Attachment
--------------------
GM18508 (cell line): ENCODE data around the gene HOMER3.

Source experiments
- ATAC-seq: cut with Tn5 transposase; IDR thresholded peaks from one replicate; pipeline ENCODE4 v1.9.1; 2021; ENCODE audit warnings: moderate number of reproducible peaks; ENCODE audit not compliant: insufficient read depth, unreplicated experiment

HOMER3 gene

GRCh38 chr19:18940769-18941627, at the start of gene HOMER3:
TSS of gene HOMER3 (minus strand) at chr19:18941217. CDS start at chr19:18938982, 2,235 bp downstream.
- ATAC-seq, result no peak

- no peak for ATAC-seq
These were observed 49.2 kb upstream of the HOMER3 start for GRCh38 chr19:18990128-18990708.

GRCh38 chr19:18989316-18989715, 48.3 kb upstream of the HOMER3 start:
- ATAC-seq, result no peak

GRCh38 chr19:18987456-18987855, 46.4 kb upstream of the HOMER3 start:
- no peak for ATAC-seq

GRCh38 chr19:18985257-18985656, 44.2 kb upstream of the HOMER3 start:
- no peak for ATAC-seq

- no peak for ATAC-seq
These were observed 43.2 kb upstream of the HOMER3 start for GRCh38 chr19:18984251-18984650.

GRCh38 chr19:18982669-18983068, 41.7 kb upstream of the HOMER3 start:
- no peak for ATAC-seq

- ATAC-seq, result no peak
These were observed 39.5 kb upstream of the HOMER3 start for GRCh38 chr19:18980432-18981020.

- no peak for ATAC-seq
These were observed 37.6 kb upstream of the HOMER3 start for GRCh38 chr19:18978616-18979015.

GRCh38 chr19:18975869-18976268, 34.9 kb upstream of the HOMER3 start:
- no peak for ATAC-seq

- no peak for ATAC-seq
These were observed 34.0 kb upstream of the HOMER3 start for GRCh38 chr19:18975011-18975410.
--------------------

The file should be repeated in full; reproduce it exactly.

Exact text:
GM18508 (cell line): ENCODE data around the gene HOMER3.

Source experiments
- ATAC-seq: cut with Tn5 transposase; IDR thresholded peaks from one replicate; pipeline ENCODE4 v1.9.1; 2021; ENCODE audit warnings: moderate number of reproducible peaks; ENCODE audit not compliant: insufficient read depth, unreplicated experiment

HOMER3 gene

GRCh38 chr19:18940769-18941627, at the start of gene HOMER3:
TSS of gene HOMER3 (minus strand) at chr19:18941217. CDS start at chr19:18938982, 2,235 bp downstream.
- ATAC-seq, result no peak

- no peak for ATAC-seq
These were observed 49.2 kb upstream of the HOMER3 start for GRCh38 chr19:18990128-18990708.

GRCh38 chr19:18989316-18989715, 48.3 kb upstream of the HOMER3 start:
- ATAC-seq, result no peak

GRCh38 chr19:18987456-18987855, 46.4 kb upstream of the HOMER3 start:
- no peak for ATAC-seq

GRCh38 chr19:18985257-18985656, 44.2 kb upstream of the HOMER3 start:
- no peak for ATAC-seq

- no peak for ATAC-seq
These were observed 43.2 kb upstream of the HOMER3 start for GRCh38 chr19:18984251-18984650.

GRCh38 chr19:18982669-18983068, 41.7 kb upstream of the HOMER3 start:
- no peak for ATAC-seq

- ATAC-seq, result no peak
These were observed 39.5 kb upstream of the HOMER3 start for GRCh38 chr19:18980432-18981020.

- no peak for ATAC-seq
These were observed 37.6 kb upstream of the HOMER3 start for GRCh38 chr19:18978616-18979015.

GRCh38 chr19:18975869-18976268, 34.9 kb upstream of the HOMER3 start:
- no peak for ATAC-seq

- no peak for ATAC-seq
These were observed 34.0 kb upstream of the HOMER3 start for GRCh38 chr19:18975011-18975410.